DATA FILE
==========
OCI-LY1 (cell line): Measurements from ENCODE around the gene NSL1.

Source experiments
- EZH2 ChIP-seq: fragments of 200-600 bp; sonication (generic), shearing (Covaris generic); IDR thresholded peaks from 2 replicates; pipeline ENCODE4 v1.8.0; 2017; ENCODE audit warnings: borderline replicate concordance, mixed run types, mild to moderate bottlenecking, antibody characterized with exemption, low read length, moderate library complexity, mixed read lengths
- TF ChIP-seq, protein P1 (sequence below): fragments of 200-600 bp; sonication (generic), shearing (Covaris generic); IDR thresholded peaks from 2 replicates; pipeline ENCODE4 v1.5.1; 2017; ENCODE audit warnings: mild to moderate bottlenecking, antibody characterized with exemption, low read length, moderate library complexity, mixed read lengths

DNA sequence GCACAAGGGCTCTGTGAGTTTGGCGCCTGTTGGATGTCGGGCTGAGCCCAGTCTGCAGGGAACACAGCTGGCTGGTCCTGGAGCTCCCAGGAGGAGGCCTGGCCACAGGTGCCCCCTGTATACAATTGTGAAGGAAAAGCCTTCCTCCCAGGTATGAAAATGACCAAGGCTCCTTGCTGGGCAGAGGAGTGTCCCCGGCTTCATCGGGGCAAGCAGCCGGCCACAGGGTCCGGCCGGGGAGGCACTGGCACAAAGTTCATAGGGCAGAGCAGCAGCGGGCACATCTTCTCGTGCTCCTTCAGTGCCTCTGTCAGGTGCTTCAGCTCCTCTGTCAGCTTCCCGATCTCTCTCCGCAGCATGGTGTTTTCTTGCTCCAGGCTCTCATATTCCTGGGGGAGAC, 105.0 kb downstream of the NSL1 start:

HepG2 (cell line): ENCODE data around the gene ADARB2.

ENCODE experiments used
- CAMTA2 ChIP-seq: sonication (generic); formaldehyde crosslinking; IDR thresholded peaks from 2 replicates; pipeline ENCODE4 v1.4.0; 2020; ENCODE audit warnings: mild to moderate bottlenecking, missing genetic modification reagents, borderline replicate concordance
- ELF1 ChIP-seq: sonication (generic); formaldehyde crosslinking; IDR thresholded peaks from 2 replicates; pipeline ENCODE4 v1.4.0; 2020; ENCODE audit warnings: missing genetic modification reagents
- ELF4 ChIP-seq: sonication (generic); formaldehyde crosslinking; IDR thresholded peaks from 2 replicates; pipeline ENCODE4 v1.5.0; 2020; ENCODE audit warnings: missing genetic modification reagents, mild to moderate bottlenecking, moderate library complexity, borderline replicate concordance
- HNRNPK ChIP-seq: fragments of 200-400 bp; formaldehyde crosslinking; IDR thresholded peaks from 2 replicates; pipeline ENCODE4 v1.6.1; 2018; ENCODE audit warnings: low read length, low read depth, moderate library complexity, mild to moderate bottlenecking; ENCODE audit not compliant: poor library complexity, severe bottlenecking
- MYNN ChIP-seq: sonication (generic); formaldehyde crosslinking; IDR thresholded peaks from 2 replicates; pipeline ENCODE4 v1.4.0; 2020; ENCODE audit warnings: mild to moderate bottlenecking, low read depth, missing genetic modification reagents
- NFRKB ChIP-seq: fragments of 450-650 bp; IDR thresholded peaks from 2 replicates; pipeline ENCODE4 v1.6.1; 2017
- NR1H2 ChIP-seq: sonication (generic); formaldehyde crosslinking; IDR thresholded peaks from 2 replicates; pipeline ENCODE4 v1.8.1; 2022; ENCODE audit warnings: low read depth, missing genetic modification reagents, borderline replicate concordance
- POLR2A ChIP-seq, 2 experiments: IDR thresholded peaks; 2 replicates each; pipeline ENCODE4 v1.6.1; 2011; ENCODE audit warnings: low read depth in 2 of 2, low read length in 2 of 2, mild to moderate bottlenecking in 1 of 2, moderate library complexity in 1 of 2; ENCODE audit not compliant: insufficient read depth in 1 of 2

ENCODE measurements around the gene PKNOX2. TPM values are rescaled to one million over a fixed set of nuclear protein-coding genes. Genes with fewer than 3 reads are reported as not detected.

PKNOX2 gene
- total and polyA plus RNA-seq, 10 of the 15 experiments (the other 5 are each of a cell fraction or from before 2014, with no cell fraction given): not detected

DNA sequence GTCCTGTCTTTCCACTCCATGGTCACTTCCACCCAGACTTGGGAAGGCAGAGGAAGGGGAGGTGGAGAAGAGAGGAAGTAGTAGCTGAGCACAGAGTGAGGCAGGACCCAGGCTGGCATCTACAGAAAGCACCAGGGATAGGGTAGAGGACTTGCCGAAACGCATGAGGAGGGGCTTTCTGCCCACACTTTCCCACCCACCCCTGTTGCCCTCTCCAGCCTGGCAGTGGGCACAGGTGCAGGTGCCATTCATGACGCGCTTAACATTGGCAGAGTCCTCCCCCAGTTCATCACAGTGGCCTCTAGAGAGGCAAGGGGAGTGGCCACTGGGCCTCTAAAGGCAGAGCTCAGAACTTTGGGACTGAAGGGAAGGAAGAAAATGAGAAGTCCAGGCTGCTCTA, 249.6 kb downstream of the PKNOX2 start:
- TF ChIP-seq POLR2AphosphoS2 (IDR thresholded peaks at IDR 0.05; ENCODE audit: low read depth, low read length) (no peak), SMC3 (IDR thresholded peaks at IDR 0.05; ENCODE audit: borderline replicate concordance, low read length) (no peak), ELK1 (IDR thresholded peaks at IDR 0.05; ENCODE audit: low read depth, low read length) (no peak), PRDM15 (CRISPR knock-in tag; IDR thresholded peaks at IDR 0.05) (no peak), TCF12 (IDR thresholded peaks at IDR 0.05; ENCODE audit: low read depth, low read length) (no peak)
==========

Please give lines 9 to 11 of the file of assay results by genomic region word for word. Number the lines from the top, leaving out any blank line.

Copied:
- ELF1 ChIP-seq: sonication (generic); formaldehyde crosslinking; IDR thresholded peaks from 2 replicates; pipeline ENCODE4 v1.4.0; 2020; ENCODE audit warnings: missing genetic modification reagents
- ELF4 ChIP-seq: sonication (generic); formaldehyde crosslinking; IDR thresholded peaks from 2 replicates; pipeline ENCODE4 v1.5.0; 2020; ENCODE audit warnings: missing genetic modification reagents, mild to moderate bottlenecking, moderate library complexity, borderline replicate concordance
- HNRNPK ChIP-seq: fragments of 200-400 bp; formaldehyde crosslinking; IDR thresholded peaks from 2 replicates; pipeline ENCODE4 v1.6.1; 2018; ENCODE audit warnings: low read length, low read depth, moderate library complexity, mild to moderate bottlenecking; ENCODE audit not compliant: poor library complexity, severe bottlenecking